In "Drawing Conclusions," I engage in an interdisciplinary examination of the words and pictures in four Victorian masterpieces of the illustrated novel, arguing that the unique publishing situation of each of these texts and the very different interactions between the authors and illustrators of each have resulted in four distinct examples of the functions illustrations in fiction can fulfill. The Posthumous Papers of the Pickwick Club, written by Dickens and illustrated by Browne, among others, was published in 1836. Once Browne became involved in the project, Dickens established a working relationship between them in which he provided lengthy descriptions of scenes to be illustrated - sometimes of scenes not yet written - and it became Browne's job to interpret these descriptions. I posit that in Pickwick Papers, which became paradigmatic for later illustrated serial novels, the illustrations function as a sort of running commentary on the written text, complicating the idea of a division of labor between words and pictures even as the illustrations played up some of the same visual thematic elements in Dickens' written text. In Vanity Fair, written and illustrated by Thackeray a decade after Pickwick Papers was published, I find that Thackeray's full-page captioned plates and smaller vignettes both reinforce and add nuance to the written text, by creating tone and allegory. Thackeray also begins each chapter with a historiated initial - an illustrated capital that combines the functions of letter and picture in a way requiring readerly participation. Here, the many illustrations by the author are integral to an understanding of the novel. The reader must collaborate with the text in order to process both the word and picture at the same time. Alice's Adventures in Wonderland, written by Lewis Carroll, contains 42 illustrations by John Tenniel. Because their intended audience was children, and because Carroll acknowledged Tenniel's greater experience in publishing matters, the author and illustrator of Wonderland were very mindful of the effect of their collaboration. I argue that the result is a combination of word and picture in which the pictorial representation of the protagonist melds with her written representation to form two views on one solid and realistic subject, reinforcing Alice's normality as she explores a strange dreamworld. Finally, I discuss an edition of Jane Austen's Pride and Prejudice (1813), published with illustrations by Hugh Thomson in 1894. The hundreds of line drawings in this edition draw attention to those aspects of the novel's plot most interesting to Thomson's late Victorian readership. The subtle gloss provided by these illustrations affected the way Austen entered the literary canon as well as the way Thomson's audience thought about Austen's own priorities. Ultimately, the four different scenarios I address - Dickens instructing his illustrator in an imperious manner, Thackeray illustrating his own written text, Carroll and Tenniel collaborating closely, and Hugh Thomson modifying Austen to suit his contemporary readership - each result in a different role for the illustrations in the narrative. In "Drawing Conclusions," I draw the conclusion that pictures can comment on, complicate, reinforce or update a written text based on the situation in which the written text and illustrations are combined.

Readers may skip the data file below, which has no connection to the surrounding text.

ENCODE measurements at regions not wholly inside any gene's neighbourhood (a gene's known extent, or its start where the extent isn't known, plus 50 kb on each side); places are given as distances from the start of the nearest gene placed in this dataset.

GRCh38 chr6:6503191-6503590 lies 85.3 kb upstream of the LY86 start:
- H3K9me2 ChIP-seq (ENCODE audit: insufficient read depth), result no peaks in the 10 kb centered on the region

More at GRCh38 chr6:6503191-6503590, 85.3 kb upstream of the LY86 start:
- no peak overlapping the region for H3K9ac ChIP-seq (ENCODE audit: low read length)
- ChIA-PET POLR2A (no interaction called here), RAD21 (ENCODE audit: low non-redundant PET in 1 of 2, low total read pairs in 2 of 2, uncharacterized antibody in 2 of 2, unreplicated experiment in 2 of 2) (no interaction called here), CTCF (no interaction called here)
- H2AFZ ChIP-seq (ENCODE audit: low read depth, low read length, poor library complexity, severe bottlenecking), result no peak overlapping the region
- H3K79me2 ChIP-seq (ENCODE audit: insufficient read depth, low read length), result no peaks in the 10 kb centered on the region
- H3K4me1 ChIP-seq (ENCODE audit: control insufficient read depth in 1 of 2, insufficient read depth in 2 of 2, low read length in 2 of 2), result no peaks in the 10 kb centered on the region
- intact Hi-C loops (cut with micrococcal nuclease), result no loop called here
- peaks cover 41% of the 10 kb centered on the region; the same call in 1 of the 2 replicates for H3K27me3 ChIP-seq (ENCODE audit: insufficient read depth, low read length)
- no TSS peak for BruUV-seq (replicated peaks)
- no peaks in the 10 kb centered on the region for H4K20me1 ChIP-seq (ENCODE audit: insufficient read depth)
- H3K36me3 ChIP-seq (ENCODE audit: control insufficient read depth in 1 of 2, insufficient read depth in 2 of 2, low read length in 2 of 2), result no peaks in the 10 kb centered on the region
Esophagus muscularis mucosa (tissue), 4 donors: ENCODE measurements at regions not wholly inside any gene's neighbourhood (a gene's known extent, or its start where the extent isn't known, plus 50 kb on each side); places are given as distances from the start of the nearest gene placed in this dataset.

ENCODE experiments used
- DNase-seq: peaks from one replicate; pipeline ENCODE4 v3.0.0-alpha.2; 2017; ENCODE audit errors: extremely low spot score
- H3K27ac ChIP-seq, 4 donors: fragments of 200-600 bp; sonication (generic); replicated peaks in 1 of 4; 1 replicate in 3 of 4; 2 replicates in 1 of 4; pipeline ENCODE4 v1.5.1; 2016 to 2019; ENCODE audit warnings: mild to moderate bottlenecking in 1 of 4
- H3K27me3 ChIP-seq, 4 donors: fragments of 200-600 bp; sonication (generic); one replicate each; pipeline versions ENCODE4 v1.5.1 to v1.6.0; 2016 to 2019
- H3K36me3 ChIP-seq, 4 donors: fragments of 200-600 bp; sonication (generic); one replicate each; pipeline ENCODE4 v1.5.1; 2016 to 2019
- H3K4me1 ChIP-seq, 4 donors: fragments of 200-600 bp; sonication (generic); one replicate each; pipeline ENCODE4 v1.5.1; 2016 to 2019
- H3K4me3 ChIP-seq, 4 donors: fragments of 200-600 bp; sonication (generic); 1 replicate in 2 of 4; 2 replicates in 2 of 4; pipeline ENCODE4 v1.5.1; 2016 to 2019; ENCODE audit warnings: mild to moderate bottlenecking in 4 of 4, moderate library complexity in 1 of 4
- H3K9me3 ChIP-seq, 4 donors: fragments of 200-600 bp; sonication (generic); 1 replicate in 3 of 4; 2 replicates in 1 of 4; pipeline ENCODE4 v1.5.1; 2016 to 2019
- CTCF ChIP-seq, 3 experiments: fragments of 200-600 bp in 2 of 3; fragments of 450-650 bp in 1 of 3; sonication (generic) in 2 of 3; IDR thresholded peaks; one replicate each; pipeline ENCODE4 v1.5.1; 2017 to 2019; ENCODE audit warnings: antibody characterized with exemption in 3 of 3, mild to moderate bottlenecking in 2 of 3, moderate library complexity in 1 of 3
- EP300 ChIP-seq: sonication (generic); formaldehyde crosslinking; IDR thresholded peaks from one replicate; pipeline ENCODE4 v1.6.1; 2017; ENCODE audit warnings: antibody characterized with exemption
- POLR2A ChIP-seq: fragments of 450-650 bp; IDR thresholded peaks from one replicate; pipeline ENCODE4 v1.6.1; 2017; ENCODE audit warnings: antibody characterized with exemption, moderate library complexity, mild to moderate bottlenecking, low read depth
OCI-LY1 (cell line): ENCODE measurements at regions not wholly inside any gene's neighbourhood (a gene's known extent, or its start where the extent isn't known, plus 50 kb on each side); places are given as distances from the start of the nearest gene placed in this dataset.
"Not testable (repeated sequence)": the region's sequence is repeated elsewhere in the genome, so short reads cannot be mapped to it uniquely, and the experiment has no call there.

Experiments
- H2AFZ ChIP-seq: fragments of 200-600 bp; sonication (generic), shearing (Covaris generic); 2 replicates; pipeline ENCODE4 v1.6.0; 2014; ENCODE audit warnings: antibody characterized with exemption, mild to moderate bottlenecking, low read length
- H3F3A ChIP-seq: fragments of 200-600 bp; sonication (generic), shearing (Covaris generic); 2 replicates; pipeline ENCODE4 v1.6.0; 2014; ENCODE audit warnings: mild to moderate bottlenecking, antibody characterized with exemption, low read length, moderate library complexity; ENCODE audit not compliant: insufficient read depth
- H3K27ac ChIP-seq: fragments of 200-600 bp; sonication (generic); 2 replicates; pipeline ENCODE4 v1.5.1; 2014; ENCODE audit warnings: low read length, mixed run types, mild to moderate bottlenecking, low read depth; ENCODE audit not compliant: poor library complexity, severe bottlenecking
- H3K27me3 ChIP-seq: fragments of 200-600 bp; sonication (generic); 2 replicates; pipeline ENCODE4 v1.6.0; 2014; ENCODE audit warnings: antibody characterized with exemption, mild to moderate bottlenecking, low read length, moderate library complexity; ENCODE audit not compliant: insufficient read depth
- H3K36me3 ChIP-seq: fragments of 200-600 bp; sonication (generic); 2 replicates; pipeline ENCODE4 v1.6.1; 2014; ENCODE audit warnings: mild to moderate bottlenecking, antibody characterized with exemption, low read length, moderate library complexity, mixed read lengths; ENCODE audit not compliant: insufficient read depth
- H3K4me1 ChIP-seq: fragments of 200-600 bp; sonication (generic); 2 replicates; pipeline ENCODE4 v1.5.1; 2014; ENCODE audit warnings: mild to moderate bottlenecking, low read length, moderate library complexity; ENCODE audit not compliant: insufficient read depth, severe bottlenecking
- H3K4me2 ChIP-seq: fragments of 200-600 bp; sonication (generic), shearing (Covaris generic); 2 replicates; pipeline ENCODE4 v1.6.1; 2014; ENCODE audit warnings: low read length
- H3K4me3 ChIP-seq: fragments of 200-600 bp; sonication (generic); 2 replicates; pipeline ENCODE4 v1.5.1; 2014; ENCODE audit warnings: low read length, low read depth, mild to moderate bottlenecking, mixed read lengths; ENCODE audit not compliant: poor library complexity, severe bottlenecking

• A Pedagogy of Faith: The Theological Dimension of Paulo Freire's Educational Theory and Practice

    Author:
    Irwin Leopando
    Year of Dissertation:
    2011
    Program:
    English
    Advisor:
    Ira Shor
    Abstract:

    This dissertation examines the theological framework of Paulo Freire's radical-democratic pedagogy. Since the English-language publication of Pedagogy of the Oppressed in 1970, this Brazilian educator, activist, theorist, and public intellectual has been most commonly viewed in North America and Western Europe as a revolutionary Marxist, as a radical social democrat, or as a humanist educator. There has been a widespread among many of his readers to overlook the religious elements of his pedagogical system. This dissertation contends that a full account of Freire's lifelong work requires an exploration of its roots in mid-twentieth century Catholic thought, from the Christian humanism of Jacques Maritain and Emmanuel Mounier to the "prophetic" radicalism of Latin American liberation theology. It traces the evolution of Freire's thought from his immersion in middle-class Catholic activism before Brazil's April 1964 coup to his widely-acknowledged status as the most prominent and influential pedagogical thinker of his generation. It highlights the extent to which Freire's progressive Catholicism shaped such central aspects of his work as "conscientization," social justice, historical possibility, revolutionary socialism, and human nature, thus demonstrating the extent to which Freire's faith informed his pedagogical and political project.

  • Familiar Estrangements: Reading Family in Middle English Romance

    Author:
    Gary Lim
    Year of Dissertation:
    2009
    Program:
    English
    Advisor:
    Steven Kruger
    Abstract: